Massachusetts Transportation for 2015

As we turn the corner on 2014 and on eight years of the Patrick administration, transportation stakeholders in Massachusetts wonder what 2015 and beyond will bring five years after the creation of the Massachusetts Department of Transportation.  In November, Massachusetts voters chose to repeal the portion of the Commonwealth’s 2013 Transportation Finance Law that indexed the Commonwealth’s motor fuel tax to inflation.  They also elected Charlie Baker our next Governor.  These two events combine to make 2015 an important year for transportation in the Bay State.

The initiative process was established by Amendment Article 48 of the Massachusetts Constitution as a way for citizens to propose laws and constitutional amendments for approval by the electorate.   In November, voters repealed a portion of the 2013 transportation finance law that called for the motor vehicle fuel tax to be “adjusted at the beginning of each calendar year, by the percentage, if any, by which the Consumer Price Index for the preceding year exceeds the Consumer Price Index for the calendar year that ends before such preceding year“, but in no event below 21.5 cents per gallon

The consequence is that the Commonwealth will have a reported $1B less than it expected to have over the next ten years for our transportation program.  Since the current program was built at a time when the index was the law, the Commonwealth must now adjust its priorities and program to match its revenue projections.  As is so often the case with policmaking, it won’t be all about the worthiness of the projects.  It will be about priorities and budgets.  And those priorities and budgets will be determined by the incoming Baker administration.  Hard choices lie ahead.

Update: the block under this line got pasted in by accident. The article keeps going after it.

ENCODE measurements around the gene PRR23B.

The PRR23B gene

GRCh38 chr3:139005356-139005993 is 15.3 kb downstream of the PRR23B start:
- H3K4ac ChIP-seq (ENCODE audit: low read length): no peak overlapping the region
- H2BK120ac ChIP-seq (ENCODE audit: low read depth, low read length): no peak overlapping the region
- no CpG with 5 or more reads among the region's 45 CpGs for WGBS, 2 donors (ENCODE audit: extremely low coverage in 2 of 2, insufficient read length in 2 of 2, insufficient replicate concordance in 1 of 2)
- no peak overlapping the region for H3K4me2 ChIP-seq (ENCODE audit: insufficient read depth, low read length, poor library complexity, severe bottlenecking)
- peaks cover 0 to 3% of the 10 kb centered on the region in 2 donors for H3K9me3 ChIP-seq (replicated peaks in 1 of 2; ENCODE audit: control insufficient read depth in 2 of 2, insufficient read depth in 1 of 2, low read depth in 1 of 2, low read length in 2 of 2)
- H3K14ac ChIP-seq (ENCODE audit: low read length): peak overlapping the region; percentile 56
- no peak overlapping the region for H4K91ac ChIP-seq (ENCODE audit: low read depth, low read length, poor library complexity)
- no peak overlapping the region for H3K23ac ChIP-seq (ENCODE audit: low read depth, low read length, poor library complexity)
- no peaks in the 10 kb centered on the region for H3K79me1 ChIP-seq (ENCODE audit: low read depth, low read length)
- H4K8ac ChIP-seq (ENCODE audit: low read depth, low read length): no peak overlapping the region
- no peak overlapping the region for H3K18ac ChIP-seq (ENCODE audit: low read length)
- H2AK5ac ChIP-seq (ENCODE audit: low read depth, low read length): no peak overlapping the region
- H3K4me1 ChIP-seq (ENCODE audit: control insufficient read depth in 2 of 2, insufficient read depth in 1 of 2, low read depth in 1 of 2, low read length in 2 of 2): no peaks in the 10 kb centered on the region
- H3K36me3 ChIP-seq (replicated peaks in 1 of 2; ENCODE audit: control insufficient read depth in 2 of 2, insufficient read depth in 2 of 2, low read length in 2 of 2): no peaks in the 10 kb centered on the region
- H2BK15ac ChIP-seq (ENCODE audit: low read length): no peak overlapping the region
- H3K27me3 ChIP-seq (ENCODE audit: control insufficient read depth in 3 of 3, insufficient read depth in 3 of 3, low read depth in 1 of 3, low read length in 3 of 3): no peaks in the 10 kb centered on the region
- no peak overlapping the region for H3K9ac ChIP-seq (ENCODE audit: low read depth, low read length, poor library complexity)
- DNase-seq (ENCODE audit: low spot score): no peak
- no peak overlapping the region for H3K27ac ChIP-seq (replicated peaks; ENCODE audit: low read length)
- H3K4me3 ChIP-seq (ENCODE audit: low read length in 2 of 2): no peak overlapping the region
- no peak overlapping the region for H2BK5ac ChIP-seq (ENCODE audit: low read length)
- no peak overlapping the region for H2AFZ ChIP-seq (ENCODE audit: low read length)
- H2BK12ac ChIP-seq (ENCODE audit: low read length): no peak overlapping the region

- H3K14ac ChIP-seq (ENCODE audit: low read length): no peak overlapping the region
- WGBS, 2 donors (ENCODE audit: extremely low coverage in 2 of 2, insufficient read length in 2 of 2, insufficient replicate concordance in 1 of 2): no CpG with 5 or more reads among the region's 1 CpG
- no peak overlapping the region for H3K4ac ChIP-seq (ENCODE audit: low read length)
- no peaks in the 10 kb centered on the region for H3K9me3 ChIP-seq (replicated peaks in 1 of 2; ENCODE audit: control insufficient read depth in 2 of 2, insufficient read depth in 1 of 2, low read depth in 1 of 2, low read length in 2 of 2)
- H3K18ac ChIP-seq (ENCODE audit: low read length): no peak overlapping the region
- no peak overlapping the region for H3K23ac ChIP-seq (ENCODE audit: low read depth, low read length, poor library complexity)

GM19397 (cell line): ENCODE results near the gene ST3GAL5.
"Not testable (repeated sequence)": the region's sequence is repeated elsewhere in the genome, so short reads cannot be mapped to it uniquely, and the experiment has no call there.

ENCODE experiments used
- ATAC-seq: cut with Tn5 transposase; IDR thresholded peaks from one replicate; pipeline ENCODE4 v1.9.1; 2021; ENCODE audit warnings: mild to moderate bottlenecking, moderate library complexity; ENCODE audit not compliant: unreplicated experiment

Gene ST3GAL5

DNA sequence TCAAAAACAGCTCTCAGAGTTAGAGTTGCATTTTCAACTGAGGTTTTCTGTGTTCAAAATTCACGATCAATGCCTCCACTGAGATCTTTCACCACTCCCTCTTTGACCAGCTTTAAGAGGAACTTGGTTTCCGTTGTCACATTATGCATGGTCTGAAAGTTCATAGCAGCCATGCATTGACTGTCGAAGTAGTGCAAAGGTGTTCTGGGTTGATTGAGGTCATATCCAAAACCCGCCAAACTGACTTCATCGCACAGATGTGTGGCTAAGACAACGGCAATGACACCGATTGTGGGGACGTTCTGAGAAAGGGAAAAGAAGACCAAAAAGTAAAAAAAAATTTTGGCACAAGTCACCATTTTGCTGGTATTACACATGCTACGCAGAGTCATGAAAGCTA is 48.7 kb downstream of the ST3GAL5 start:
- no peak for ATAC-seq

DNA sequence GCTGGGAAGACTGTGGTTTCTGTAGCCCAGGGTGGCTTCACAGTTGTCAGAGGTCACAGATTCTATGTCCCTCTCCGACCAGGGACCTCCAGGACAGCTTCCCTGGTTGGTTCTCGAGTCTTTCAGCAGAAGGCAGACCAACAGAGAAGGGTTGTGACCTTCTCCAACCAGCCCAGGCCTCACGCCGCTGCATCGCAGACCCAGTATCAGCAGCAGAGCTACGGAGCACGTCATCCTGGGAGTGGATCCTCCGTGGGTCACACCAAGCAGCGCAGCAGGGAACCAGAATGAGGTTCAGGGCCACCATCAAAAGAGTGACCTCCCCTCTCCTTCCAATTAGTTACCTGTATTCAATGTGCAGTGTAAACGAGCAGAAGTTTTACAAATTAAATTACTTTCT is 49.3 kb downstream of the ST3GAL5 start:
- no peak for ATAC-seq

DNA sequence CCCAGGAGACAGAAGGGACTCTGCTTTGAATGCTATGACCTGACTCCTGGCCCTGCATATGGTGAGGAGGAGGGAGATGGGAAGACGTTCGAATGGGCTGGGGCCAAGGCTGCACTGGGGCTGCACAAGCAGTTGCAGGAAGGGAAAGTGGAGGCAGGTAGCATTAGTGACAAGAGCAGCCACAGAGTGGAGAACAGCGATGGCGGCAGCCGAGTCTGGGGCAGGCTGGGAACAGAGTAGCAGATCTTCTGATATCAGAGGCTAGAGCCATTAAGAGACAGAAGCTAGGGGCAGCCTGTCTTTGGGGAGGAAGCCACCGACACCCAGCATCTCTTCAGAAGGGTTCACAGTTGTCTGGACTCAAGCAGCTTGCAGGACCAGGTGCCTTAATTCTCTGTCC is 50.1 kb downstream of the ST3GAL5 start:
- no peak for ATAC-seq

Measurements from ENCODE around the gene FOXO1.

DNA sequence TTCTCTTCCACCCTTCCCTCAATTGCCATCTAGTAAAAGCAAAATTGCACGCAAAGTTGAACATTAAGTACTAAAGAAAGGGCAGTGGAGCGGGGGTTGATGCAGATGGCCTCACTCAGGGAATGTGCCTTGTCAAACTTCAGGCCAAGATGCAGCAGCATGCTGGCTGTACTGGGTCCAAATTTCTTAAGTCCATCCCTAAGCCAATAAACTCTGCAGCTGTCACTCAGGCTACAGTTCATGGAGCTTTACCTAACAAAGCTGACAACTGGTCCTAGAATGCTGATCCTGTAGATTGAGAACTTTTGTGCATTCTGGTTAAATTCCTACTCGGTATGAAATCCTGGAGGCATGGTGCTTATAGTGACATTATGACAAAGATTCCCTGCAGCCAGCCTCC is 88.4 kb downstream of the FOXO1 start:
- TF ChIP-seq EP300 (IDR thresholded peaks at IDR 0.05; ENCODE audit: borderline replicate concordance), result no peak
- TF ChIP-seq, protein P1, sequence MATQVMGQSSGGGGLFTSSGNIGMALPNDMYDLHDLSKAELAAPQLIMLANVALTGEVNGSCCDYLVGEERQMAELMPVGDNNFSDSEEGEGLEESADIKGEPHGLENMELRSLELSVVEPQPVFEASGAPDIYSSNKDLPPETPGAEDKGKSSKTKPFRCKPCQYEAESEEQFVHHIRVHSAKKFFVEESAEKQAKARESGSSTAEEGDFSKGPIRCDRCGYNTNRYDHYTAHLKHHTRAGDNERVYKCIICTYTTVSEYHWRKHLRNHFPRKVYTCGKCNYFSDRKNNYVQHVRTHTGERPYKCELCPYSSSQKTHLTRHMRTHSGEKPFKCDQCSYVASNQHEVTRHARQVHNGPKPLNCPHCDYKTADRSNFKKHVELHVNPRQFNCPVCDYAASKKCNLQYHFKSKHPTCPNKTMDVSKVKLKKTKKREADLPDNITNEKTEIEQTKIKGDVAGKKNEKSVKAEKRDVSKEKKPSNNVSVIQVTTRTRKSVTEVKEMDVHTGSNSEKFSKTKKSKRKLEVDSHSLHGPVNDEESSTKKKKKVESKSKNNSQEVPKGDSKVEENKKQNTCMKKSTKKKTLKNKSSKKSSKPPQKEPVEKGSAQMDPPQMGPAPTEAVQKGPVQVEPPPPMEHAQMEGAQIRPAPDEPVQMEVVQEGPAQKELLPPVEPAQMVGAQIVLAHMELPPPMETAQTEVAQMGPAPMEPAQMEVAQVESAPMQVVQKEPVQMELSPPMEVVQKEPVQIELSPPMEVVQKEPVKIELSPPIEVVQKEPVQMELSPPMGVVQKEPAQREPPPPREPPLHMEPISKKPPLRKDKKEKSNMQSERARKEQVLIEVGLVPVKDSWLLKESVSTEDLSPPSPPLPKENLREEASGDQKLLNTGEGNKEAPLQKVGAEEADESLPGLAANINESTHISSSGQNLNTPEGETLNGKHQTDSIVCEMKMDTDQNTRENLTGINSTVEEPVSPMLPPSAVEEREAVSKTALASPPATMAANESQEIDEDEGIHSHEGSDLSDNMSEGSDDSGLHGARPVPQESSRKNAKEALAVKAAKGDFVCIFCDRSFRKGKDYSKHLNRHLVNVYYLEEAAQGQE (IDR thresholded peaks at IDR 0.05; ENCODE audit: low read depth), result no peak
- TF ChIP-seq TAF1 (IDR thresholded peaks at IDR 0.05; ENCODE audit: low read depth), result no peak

We have not heard the last on transportation financing in Massachusetts.  Legislative leaders have often said that it is an issue that must be considered each year. And many would say that last month’s vote was less about transportation finance and more about making certain that votes are taken when taxes are raised. Fair enough.  But that doesn’t take away any of the difficult choices that the new administration faces in transportation.  It also doesn’t mean that new transportation revenues will be back on the table anytime soon.

As we turn the corner toward a new administration, what’s next for Massachusetts transportation?  Revenue will not be front and center again for a while.  The new year will, however, bring more focus on several important issues – more private sector involvement in the construction and delivery of infrastructure such as we have seen with commuter rail stations, more public-private partnerships, more focus on the use of data to drive decision making, and, of course, more hard choices.

Happy New Year.

 

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